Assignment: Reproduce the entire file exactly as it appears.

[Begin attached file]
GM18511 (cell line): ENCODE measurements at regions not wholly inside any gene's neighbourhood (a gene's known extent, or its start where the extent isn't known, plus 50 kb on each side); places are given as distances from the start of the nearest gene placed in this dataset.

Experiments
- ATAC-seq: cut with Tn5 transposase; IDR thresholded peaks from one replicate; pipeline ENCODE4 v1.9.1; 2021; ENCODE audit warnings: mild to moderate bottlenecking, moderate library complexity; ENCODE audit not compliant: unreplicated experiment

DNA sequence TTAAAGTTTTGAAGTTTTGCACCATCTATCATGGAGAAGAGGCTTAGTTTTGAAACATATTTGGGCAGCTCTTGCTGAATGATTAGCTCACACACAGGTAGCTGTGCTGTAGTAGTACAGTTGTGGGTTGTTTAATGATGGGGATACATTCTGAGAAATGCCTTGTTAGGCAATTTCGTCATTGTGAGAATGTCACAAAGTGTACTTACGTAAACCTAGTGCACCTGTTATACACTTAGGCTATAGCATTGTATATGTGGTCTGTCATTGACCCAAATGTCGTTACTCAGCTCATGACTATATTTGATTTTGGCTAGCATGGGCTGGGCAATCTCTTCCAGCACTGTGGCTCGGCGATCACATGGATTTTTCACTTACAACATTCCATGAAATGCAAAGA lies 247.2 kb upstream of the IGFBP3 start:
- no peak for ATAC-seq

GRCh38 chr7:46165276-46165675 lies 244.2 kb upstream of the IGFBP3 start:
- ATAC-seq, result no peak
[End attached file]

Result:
GM18511 (cell line): ENCODE measurements at regions not wholly inside any gene's neighbourhood (a gene's known extent, or its start where the extent isn't known, plus 50 kb on each side); places are given as distances from the start of the nearest gene placed in this dataset.

Experiments
- ATAC-seq: cut with Tn5 transposase; IDR thresholded peaks from one replicate; pipeline ENCODE4 v1.9.1; 2021; ENCODE audit warnings: mild to moderate bottlenecking, moderate library complexity; ENCODE audit not compliant: unreplicated experiment

DNA sequence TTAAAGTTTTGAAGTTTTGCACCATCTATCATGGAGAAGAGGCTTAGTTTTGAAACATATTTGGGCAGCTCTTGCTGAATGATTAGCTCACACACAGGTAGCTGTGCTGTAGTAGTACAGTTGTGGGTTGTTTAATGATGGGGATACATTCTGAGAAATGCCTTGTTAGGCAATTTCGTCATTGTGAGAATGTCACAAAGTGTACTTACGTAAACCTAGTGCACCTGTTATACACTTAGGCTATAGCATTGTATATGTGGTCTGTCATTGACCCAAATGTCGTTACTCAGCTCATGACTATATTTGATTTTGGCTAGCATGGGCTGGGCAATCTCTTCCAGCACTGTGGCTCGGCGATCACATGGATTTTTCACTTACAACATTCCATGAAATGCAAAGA lies 247.2 kb upstream of the IGFBP3 start:
- no peak for ATAC-seq

GRCh38 chr7:46165276-46165675 lies 244.2 kb upstream of the IGFBP3 start:
- ATAC-seq, result no peak